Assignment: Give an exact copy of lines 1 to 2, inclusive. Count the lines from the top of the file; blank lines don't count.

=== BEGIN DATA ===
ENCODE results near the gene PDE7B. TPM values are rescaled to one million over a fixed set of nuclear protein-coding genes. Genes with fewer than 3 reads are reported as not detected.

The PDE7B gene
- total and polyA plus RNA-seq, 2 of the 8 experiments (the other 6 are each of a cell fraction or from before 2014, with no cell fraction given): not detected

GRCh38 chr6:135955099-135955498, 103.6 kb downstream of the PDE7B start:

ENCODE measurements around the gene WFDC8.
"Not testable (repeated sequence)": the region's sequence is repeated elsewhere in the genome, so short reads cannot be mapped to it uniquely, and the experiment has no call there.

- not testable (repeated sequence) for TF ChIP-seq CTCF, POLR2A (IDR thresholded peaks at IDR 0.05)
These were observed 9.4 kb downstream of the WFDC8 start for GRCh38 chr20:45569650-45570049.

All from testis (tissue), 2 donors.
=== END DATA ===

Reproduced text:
ENCODE results near the gene PDE7B. TPM values are rescaled to one million over a fixed set of nuclear protein-coding genes. Genes with fewer than 3 reads are reported as not detected.

The PDE7B gene